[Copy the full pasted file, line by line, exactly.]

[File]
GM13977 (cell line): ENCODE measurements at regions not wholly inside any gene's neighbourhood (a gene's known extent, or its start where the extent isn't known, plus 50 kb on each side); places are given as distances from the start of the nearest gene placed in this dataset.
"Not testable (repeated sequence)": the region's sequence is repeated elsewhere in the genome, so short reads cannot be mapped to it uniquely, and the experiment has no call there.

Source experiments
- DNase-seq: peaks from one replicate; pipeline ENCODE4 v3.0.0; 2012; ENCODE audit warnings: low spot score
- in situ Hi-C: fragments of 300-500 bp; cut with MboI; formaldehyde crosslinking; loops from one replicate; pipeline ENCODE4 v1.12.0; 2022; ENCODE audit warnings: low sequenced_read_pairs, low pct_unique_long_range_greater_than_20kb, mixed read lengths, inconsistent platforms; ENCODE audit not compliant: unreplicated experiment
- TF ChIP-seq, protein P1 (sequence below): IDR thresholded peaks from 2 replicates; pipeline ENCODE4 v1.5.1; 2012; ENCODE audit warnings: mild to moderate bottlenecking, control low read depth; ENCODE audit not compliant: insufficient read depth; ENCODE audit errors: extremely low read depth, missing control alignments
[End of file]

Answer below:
GM13977 (cell line): ENCODE measurements at regions not wholly inside any gene's neighbourhood (a gene's known extent, or its start where the extent isn't known, plus 50 kb on each side); places are given as distances from the start of the nearest gene placed in this dataset.
"Not testable (repeated sequence)": the region's sequence is repeated elsewhere in the genome, so short reads cannot be mapped to it uniquely, and the experiment has no call there.

Source experiments
- DNase-seq: peaks from one replicate; pipeline ENCODE4 v3.0.0; 2012; ENCODE audit warnings: low spot score
- in situ Hi-C: fragments of 300-500 bp; cut with MboI; formaldehyde crosslinking; loops from one replicate; pipeline ENCODE4 v1.12.0; 2022; ENCODE audit warnings: low sequenced_read_pairs, low pct_unique_long_range_greater_than_20kb, mixed read lengths, inconsistent platforms; ENCODE audit not compliant: unreplicated experiment
- TF ChIP-seq, protein P1 (sequence below): IDR thresholded peaks from 2 replicates; pipeline ENCODE4 v1.5.1; 2012; ENCODE audit warnings: mild to moderate bottlenecking, control low read depth; ENCODE audit not compliant: insufficient read depth; ENCODE audit errors: extremely low read depth, missing control alignments